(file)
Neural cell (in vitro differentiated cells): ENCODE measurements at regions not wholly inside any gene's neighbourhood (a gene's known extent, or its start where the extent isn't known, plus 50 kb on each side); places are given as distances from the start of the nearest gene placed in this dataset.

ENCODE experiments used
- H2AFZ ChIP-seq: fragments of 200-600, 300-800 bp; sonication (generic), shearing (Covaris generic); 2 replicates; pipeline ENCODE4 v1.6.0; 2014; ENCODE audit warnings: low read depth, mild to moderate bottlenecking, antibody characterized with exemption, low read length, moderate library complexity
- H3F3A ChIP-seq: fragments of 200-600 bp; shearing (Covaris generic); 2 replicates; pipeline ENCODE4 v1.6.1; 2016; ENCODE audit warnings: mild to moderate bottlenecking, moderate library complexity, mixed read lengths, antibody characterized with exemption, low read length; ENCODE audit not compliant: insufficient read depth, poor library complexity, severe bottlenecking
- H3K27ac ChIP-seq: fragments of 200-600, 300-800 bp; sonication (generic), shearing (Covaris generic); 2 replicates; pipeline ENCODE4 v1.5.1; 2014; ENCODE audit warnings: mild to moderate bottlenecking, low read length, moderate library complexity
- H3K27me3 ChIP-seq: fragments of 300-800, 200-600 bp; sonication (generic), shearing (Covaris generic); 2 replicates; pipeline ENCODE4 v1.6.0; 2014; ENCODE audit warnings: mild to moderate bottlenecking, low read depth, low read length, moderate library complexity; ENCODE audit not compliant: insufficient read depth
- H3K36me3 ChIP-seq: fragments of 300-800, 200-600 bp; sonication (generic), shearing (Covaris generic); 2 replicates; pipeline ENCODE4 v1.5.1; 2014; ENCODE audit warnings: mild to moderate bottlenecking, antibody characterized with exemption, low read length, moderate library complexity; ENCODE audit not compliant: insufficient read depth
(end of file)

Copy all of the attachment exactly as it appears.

Neural cell (in vitro differentiated cells): ENCODE measurements at regions not wholly inside any gene's neighbourhood (a gene's known extent, or its start where the extent isn't known, plus 50 kb on each side); places are given as distances from the start of the nearest gene placed in this dataset.

ENCODE experiments used
- H2AFZ ChIP-seq: fragments of 200-600, 300-800 bp; sonication (generic), shearing (Covaris generic); 2 replicates; pipeline ENCODE4 v1.6.0; 2014; ENCODE audit warnings: low read depth, mild to moderate bottlenecking, antibody characterized with exemption, low read length, moderate library complexity
- H3F3A ChIP-seq: fragments of 200-600 bp; shearing (Covaris generic); 2 replicates; pipeline ENCODE4 v1.6.1; 2016; ENCODE audit warnings: mild to moderate bottlenecking, moderate library complexity, mixed read lengths, antibody characterized with exemption, low read length; ENCODE audit not compliant: insufficient read depth, poor library complexity, severe bottlenecking
- H3K27ac ChIP-seq: fragments of 200-600, 300-800 bp; sonication (generic), shearing (Covaris generic); 2 replicates; pipeline ENCODE4 v1.5.1; 2014; ENCODE audit warnings: mild to moderate bottlenecking, low read length, moderate library complexity
- H3K27me3 ChIP-seq: fragments of 300-800, 200-600 bp; sonication (generic), shearing (Covaris generic); 2 replicates; pipeline ENCODE4 v1.6.0; 2014; ENCODE audit warnings: mild to moderate bottlenecking, low read depth, low read length, moderate library complexity; ENCODE audit not compliant: insufficient read depth
- H3K36me3 ChIP-seq: fragments of 300-800, 200-600 bp; sonication (generic), shearing (Covaris generic); 2 replicates; pipeline ENCODE4 v1.5.1; 2014; ENCODE audit warnings: mild to moderate bottlenecking, antibody characterized with exemption, low read length, moderate library complexity; ENCODE audit not compliant: insufficient read depth